So from Jessica Watson, to another brave woman I met yesterday on the River Ride.
I aimed to do a two hour ride, one and a half laps of the river yesterday. I felt I needed the time on the bike to prepare for next week's adventure race, and the river ride is easy. It's a backup; a default. It's a ride I think we all take for granted.
I was most of the way round and already calculating how I would make up the two hours when just near Davies Park I encountered a lady changing a flat. As is the custom amongst cyclists, I asked if she was OK. I could just tell from her hesitance to answer, that the answer should have been no.
Of course I stopped. She was kneeling on the ground with her two spare tubes laid out in front of her, trying to figure out what was next.
"I'm just a little out of practice. It's my first ride for a while," she explained.
Rather than take over and get her on her way quickly, I decided it would be more productive, and she would feel more comfortable, if I helped her less, and offered her moral support. After all, she did have all the gear and clearly was an old hand.
"I've booked my bike in for a service on Tuesday. I just thought I'd take a quick spin. And I get a flat." Everything had deteriorated - her spares took a lot of coaxing to get any air into and her pump just didn't work. I did what any cyclist would do, inflated her tyre with a CO2 cartridge, which she offered to return if I left her my details. I refused of course - it's just a canister. It's what cyclists do for each other.
She had been obviously quite agitated throughout the process, but it wasn't till we were almost ready to go that I found out her full story.
It had been 18 months since her last ride. Not long prior to that, she'd moved to Brisbane from the Gold Coast with her new husband. After just nine months of marriage, her husband, not even 50, had suffered a stroke. She was now his full time carer, and spent her days ferrying him to physical rehab, speech therapy... a long list of appointments, which took hours to prepare for and hours to get him home from and settled again.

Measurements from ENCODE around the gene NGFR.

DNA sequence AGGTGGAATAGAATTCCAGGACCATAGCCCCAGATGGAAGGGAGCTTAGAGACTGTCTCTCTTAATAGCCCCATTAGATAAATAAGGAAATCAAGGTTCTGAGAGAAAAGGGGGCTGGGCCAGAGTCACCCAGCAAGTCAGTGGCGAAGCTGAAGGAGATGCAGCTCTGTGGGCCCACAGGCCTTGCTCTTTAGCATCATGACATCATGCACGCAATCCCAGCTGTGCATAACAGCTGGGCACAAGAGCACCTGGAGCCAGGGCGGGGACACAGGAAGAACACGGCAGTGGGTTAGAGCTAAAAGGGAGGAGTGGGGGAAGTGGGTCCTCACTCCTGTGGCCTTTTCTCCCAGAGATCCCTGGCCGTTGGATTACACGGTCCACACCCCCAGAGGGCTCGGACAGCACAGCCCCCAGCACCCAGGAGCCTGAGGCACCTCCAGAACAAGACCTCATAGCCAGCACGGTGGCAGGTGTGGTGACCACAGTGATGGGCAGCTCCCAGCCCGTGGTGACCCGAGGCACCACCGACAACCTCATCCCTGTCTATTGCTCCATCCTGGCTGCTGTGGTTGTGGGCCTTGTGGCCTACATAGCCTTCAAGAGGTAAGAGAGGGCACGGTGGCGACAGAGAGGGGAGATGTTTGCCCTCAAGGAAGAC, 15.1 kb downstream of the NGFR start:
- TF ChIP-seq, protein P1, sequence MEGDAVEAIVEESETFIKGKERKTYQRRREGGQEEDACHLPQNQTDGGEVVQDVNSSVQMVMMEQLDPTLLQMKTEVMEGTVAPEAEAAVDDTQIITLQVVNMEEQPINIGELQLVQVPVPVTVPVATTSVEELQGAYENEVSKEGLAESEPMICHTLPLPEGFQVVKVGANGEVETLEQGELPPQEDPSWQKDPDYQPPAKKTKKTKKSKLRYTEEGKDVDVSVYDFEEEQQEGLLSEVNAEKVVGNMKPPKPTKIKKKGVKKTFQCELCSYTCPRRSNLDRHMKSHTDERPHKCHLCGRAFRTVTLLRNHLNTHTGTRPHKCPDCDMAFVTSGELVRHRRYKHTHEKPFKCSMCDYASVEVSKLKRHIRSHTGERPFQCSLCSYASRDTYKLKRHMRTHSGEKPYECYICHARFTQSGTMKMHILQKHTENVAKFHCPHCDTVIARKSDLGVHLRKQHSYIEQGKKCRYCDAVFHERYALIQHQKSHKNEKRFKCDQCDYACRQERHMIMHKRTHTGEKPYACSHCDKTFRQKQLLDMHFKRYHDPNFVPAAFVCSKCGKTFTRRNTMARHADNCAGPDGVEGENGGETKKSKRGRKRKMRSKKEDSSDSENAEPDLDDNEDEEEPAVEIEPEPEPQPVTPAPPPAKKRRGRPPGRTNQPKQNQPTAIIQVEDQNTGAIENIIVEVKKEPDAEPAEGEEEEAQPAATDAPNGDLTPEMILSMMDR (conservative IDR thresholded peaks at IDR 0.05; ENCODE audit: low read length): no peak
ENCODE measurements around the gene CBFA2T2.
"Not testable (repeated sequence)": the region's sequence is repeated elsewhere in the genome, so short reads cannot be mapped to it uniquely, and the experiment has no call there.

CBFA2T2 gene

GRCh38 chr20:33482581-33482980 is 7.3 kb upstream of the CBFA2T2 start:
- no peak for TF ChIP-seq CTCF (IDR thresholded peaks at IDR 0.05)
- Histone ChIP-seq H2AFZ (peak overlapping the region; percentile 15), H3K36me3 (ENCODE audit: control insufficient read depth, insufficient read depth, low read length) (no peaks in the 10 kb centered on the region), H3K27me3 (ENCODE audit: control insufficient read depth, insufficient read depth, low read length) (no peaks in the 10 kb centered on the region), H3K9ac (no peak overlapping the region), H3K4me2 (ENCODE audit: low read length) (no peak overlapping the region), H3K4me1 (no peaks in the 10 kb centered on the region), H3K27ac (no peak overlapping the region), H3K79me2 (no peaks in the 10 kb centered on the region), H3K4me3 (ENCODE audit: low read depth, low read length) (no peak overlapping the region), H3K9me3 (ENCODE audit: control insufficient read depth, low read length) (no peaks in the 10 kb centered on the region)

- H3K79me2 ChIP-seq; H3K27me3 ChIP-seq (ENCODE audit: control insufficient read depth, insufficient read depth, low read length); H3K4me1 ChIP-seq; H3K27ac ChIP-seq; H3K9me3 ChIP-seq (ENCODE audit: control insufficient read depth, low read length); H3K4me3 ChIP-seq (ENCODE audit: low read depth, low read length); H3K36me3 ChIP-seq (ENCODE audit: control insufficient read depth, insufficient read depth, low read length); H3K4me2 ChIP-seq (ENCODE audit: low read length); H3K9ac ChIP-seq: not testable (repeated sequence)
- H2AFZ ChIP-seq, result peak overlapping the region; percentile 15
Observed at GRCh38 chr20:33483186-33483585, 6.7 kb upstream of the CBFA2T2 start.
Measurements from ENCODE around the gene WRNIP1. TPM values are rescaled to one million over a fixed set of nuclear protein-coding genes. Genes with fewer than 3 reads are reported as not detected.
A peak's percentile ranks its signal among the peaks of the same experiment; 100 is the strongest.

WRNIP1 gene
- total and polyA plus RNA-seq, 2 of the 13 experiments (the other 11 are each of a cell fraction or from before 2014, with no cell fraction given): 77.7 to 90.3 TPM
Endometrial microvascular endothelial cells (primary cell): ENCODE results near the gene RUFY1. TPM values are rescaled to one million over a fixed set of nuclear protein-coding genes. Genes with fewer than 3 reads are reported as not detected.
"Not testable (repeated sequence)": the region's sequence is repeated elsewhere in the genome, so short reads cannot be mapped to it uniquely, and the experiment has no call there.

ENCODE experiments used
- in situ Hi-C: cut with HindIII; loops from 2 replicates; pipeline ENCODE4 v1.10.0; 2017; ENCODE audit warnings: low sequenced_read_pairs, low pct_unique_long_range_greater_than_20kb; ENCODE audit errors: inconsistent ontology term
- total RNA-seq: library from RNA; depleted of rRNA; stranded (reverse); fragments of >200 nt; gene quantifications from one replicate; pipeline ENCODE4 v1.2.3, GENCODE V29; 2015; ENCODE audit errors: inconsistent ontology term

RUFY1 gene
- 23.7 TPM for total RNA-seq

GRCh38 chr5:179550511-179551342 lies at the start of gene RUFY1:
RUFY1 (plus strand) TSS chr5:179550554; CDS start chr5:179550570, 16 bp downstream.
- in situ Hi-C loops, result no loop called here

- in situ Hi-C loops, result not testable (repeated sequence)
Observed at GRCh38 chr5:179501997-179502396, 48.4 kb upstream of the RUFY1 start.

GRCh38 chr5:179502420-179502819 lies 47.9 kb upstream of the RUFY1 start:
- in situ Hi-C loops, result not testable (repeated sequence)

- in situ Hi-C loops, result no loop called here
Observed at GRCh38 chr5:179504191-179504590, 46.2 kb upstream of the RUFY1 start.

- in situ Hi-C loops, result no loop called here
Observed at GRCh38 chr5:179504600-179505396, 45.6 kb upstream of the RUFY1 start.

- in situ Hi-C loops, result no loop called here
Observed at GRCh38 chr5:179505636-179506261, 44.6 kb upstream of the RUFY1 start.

As she guided him through his rehabilitation, and as he got a little better, she'd started searching for an opportunity to get back on the bike. She had let him know, but wasn't sure that he comprehended, that if he woke up one day and she'd left a helmet on the bed, that she was out riding; and that she would be home soon.
I could see the guilt weighing heavy upon her. That's what I'd identified as I'd first seen her kneeling by the side of the bike path, struggling to repair her bike so she could get home to him - preferably before he even knew she was gone.
As we parted ways I encouraged her not to let this one bad experience discourage her. I reassured her that her husband would understand her desire to ride.
In retrospect, I wish I had have given her my details. At the time, I'd declined for the right reasons, and even when I found out her situation, I felt that she needed the cost of the canister more than I did. But now I wish I could contact her, I wish I could continue to encourage her and support her.
For this lady, whose name I do not know, the River Ride is a luxury beyond my comprehension; she dreams of a Saturday when the River Ride is once again the default activity.
I hope she continues to pursue this dream. Even though yesterday didn't turn out quite as she would have liked, I hope she continues with the same bravery.